Vanishing Icescapes

Artist and teacher Shannon Faseler captures the beauty of glaciers to magnify their decline

By Matt Joyce

Shannon Faseler sitting in front of painting
Shannon Faseler in her home studio

oil painting on canvas
Aftermath: From Above #1 / 2022 / oil on canvas

Shannon Faseler dug into sources not typically associated with fine art to create her “Glacier Series” of oil paintings. From NASA satellite images to climate statistics and scientific journal articles, a range of data informs Faseler’s depictions of melting glaciers and sea ice in the Arctic and Antarctica.

Faseler, a lecturer in Texas State University’s School of Art and Design, says she’s been fascinated by science and environmental issues related to water since childhood. In “Glacier Series,” her paintings imagine glaciers in varying conditions, from Mountains of Ice to Where Will the Polar Bears Go?

“Several years ago, I saw a photograph of an emaciated polar bear on a tiny little piece of ice, and it just devastated me,” Faseler says. “I started to think about the loss of ice mass and how it was affecting animal populations, and about how it’s hard for people to conceptualize because it’s far away and not immediately impacting them.”

Glaciers around the world have been shrinking for decades as warming temperatures cause them to melt faster than they accumulate new ice, according to the U.S. Environmental Protection Agency. The ramifications could cause problems worldwide. Greenland and Antarctica are home to most of the world’s glacial ice. According to NASA, if the ice in those two places were to melt at once, sea levels would rise by 215 feet.

Faseler has her hands full with teaching classes in curatorial practices, exhibition design, art history, and intro to fine arts. But working on weekends in her home studio, she has created roughly 30 glacier artworks over the past 10 years. 

Her paintings — characterized by cool shades of blue, black, gray, and cream — aim to inspire viewers to think more deeply about melting glaciers. Some offer a bird’s-eye view of icebergs bisected by streaks of red that depict water flowing through them. Others provide close-ups of layered sheets of ice, or of ghostly apparitions of melting sheets floating in water.

abstract oil painting
Sheldon / 2020 / oil on canvas

“Glacial recession and ice melt is a gigantic thing that’s hard to think about,” Faseler says. “I’m making something with an element of surface beauty to lure people in and engage them with wanting to know more about the content.” 

Bethany Johnson, an associate professor in the School of Art and Design, says Faseler’s work conveys a strong sense of fragility. The paintings breathe a sense of poetry and meditation into the imagery of retreating glaciers, Johnson notes, something that doesn’t translate in primary sources like satellite pictures.

“Shannon’s work offers an entry point, finding a constructive tension between visual pleasure and factual urgency, between the attraction to the imagery and the repulsion of knowing what it means,” Johnson says.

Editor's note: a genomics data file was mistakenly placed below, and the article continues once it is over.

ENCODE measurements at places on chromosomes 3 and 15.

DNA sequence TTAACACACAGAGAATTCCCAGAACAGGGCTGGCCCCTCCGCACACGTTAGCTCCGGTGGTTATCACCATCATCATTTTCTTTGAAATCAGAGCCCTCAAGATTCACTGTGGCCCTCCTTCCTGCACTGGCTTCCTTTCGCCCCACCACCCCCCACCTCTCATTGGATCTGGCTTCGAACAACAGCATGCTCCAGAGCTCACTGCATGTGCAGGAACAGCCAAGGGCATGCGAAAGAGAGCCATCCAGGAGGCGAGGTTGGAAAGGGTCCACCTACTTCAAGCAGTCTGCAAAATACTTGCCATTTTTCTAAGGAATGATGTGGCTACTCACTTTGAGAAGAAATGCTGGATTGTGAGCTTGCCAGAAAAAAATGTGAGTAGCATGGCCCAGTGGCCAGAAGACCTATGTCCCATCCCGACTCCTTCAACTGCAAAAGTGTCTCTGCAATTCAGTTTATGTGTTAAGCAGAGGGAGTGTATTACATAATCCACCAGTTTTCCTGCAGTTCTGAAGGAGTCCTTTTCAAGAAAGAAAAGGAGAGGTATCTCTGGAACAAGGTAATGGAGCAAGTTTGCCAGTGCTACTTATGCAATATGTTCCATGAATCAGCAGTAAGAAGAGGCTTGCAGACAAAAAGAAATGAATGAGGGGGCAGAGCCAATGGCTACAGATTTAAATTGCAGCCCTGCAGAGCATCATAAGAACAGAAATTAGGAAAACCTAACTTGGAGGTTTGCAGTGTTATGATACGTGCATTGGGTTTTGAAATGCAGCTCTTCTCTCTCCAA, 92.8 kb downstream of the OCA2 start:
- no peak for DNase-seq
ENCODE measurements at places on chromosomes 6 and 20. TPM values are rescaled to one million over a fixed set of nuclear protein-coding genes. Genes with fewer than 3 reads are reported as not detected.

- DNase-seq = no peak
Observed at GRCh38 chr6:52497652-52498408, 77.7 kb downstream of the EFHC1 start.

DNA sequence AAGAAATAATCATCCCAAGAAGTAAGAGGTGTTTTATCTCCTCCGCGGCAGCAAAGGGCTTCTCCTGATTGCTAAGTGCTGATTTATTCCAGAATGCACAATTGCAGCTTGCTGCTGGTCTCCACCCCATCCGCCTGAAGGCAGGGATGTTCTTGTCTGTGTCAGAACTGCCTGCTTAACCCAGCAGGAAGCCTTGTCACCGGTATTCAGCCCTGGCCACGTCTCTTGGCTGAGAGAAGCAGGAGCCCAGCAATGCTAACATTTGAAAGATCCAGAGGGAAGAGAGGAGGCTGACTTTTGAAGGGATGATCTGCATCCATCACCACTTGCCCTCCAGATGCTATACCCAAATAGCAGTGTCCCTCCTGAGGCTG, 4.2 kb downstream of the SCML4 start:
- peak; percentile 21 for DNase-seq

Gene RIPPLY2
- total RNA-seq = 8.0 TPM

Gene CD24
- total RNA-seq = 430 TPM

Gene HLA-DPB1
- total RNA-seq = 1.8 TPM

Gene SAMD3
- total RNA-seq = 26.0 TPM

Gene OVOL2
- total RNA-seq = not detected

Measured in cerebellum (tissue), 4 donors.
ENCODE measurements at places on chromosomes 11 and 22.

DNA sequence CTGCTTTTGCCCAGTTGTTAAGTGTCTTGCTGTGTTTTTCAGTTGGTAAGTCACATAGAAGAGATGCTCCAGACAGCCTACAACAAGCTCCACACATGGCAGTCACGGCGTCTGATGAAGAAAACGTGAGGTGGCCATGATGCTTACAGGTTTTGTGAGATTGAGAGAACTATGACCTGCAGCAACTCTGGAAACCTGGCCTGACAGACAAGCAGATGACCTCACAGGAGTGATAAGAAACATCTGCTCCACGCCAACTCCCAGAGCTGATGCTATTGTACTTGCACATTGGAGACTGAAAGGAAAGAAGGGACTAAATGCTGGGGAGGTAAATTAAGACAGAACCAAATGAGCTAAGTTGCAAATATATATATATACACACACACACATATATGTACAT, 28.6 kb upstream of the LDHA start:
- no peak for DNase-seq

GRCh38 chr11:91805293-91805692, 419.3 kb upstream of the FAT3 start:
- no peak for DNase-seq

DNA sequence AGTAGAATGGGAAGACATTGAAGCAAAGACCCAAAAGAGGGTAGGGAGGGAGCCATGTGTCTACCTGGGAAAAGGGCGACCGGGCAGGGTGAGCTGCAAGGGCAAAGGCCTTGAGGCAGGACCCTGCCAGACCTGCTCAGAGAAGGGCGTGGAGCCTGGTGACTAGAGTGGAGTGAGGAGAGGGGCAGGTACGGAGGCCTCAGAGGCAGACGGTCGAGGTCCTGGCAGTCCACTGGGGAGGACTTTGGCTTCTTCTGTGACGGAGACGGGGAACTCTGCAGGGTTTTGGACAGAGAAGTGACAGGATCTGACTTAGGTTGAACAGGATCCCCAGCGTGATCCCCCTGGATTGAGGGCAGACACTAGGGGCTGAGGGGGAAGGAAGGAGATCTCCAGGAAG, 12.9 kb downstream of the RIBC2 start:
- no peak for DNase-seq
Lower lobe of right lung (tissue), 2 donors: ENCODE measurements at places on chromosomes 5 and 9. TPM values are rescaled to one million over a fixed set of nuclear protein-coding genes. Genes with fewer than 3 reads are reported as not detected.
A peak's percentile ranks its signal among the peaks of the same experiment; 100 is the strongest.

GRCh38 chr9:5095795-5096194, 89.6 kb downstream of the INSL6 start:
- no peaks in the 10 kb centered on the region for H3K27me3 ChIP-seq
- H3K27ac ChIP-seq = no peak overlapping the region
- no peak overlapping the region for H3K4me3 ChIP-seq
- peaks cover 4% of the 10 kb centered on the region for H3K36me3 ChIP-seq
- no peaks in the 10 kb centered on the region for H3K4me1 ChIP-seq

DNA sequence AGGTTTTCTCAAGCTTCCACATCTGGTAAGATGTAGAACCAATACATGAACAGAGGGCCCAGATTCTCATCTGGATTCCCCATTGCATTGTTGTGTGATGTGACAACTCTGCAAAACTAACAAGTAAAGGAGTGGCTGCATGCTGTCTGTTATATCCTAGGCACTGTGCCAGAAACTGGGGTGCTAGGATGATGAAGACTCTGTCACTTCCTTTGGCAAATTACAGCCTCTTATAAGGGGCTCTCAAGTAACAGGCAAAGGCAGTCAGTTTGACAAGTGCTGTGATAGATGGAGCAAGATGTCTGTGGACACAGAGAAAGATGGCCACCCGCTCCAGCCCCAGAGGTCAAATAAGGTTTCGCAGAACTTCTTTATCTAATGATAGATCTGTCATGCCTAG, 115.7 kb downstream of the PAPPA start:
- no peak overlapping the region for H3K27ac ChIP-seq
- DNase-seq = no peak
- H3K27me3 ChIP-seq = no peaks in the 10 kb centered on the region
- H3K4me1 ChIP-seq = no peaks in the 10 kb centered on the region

Faseler’s glacier paintings follow a creative arc that has explored subjects ranging from viruses to mold and Hurricane Katrina. While researching glaciers, she made trips to Alaska and Iceland, the latter as an artist in residence in the remote fishing village of Stöðvarfjörður.

During her residency, Faseler found that she was equally intrigued by the lives of the Icelandic locals. Residents were grappling with unusually warm winters due to climate change and a fishing economy diminished by overfishing. She says her next artistic project will consider such human consequences of a changing climate.

“I’m going to shift my focus away from glaciers and toward the effects of the melted ice and the rising sea level in regions that are going to be most impacted like coastal areas in Africa,” Faseler says. “I’ve been thinking a lot about how to humanize it and how to talk about those populations.”

See more of Shannon Faseler's work on her website,

The Water Shot

black and white photo of water and rocks
Photo by Alex Goldsberry, from Dirt Where There Was Mud

Issues surrounding water are universal and challenging, notes Jason Reed, a professor of photography. That’s why water makes a compelling topic for students to explore in Reed’s Photographic Project class.

In the class for photography majors, students select a water-related theme to create a series of images that collectively tell a story. The students then post their projects online for the world to see.

Reed says he was surprised at students’ diversity of ideas. “They all found their own interests within the theme of water,” he says. “We all use water and care about it, so it’s vital in that sense.” 

One student photographed the effects of drought on her family’s land. Another photographed water in athletics, from perspiration to splashing celebrations. Another chronicled the decline of the Lake Travis water level over time.

The Photographic Project course is designed to prepare students to tackle a self-driven project for their senior thesis. “There’s a bit of built-in pressure, because when we press publish together, anybody can see their work. This is a real thing for the real world,” Reed says.